|←Author Index: Ha||John Milton Hay
|Alice Wadsworth and Helen Hay Whitney.American statesman, diplomat, author, journalist, and private secretary and assistant to Abraham Lincoln. Father of|
- Abraham Lincoln: A History (with John George Nicolay, 1890) [10 volumes]
- The Bread-winners (1883)
- Castilian Days (1875)
- Pike County Ballads and Other Pieces (1871)
- Poems (1890)
- “Reid, Whitelaw,” Appletons' Cyclopædia of American Biography. New York: D. Appleton and Co., 1900.
- “Abraham Lincoln” in The Presidents of the United States, 1789-1914, 1914.
From "Men of Mark" []under transcription on Wikisource:
His first published work was "Castilian Days," studies of Spanish life and character (1871);
1875 he published a translation of Emilio Castelar's treatise on "The Republican Movement in Europe."
1890 Mr. Hay published a volume of poems. He has been credited with the authorship of a remarkably strong novel entitled "The Bread Winners," dealing with the problem of labor, capital and strikes.
Some of the "Ballads " which appeared in his second published work were written during his college days and attained great popularity. The best known among the collection are "Jim Bludso" and "Little Breeches," which, owing to their pathos and their local color, must long retain their place in the affections of the American people.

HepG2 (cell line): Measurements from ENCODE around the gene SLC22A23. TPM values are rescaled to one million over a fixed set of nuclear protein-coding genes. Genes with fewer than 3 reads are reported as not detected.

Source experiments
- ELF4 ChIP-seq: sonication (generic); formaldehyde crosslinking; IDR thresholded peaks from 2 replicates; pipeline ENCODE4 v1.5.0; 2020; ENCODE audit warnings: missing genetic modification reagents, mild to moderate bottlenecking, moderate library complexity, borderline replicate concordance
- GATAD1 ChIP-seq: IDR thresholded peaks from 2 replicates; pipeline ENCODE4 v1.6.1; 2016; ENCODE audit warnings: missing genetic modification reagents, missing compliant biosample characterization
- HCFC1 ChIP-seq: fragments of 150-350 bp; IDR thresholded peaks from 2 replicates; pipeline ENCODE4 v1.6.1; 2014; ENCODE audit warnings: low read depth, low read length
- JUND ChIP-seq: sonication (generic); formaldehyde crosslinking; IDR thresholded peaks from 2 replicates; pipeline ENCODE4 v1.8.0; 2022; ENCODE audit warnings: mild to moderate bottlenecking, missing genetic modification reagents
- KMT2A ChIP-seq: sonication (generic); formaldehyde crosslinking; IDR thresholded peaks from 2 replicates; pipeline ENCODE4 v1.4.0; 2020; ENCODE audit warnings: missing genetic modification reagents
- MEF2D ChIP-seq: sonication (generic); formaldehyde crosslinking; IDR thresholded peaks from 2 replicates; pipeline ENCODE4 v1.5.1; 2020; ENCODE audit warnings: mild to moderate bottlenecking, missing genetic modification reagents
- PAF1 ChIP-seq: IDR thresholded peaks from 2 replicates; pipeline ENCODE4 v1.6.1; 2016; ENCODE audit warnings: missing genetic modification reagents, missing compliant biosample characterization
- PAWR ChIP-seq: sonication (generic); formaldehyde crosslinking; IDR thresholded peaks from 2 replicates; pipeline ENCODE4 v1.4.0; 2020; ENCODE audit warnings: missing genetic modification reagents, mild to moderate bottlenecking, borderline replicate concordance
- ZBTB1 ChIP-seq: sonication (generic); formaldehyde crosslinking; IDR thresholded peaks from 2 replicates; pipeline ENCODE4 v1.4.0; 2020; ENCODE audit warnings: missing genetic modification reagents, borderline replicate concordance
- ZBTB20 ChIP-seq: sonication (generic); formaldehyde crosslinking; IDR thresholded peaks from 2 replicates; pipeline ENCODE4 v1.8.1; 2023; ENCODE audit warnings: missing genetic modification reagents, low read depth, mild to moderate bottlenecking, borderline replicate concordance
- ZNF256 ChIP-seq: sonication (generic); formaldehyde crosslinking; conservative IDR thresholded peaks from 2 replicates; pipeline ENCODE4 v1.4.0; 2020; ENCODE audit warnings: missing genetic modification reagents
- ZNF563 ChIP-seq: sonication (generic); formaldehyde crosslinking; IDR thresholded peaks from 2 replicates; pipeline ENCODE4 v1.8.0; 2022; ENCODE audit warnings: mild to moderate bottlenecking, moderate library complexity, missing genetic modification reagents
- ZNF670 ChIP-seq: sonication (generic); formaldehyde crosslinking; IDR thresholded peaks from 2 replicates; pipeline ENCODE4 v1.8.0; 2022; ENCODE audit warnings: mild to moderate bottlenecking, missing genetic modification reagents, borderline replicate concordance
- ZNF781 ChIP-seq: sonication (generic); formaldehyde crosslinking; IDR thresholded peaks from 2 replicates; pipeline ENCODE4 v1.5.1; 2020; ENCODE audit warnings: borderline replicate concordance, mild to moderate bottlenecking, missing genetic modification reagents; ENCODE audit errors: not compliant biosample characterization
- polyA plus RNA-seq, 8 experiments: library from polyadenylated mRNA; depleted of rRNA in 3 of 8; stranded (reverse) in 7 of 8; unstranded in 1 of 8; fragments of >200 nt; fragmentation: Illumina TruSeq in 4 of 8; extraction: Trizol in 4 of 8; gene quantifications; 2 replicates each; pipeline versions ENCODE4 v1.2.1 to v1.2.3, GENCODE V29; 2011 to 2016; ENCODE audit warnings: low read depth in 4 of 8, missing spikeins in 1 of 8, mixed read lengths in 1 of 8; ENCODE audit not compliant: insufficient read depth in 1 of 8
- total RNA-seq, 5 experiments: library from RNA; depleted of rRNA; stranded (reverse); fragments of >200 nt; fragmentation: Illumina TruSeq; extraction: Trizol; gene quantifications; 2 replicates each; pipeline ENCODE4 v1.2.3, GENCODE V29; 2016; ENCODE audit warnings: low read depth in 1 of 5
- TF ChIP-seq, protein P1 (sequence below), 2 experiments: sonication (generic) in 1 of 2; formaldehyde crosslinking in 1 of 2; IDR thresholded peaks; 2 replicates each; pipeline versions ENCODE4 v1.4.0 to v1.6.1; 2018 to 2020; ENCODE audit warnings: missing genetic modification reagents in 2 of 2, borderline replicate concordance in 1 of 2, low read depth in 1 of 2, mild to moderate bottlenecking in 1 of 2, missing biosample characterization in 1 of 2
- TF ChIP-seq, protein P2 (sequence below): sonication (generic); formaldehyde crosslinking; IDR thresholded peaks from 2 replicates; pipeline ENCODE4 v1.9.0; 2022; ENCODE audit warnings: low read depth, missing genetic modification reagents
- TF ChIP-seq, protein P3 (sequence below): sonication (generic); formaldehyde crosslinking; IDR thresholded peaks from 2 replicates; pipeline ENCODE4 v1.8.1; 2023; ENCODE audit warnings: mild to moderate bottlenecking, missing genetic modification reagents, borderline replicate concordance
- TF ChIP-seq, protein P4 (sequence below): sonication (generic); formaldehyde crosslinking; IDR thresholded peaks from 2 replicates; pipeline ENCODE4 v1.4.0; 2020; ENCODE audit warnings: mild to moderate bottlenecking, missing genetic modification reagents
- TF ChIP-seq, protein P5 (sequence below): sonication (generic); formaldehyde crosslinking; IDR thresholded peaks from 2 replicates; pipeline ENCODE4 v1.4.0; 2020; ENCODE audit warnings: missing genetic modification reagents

- “Hay, John” in The American Cyclopædia, 1879.
- “Hay, John,” Appletons' Cyclopædia of American Biography. New York: D. Appleton and Co., 1892.
- “Hay, John,” The New International Encyclopædia. New York: Dodd, Mead and Co., 1905.
- “Hay, John” in A Short Biographical Dictionary of English Literature by John William Cousin, London: J. M. Dent & Sons, 1910.
- “Hay, John” in Encyclopædia Britannica, (11th ed.), 1911.
- “Hay, John,” The New Student's Reference Work, Chicago: F.E. Compton and Co., 1914.
- “Hay, John Milton” in The Encyclopedia Americana. New York, 1920.
- “Hay, John,” Collier's New Encyclopedia. New York: P.F. Collier & Son Co., 1921.
|Works by this author published before January 1, 1923 are in the public domain worldwide because the author died at least 100 years ago. Translations or editions published later may be copyrighted. Posthumous works may be copyrighted based on how long they have been published in certain countries and areas.|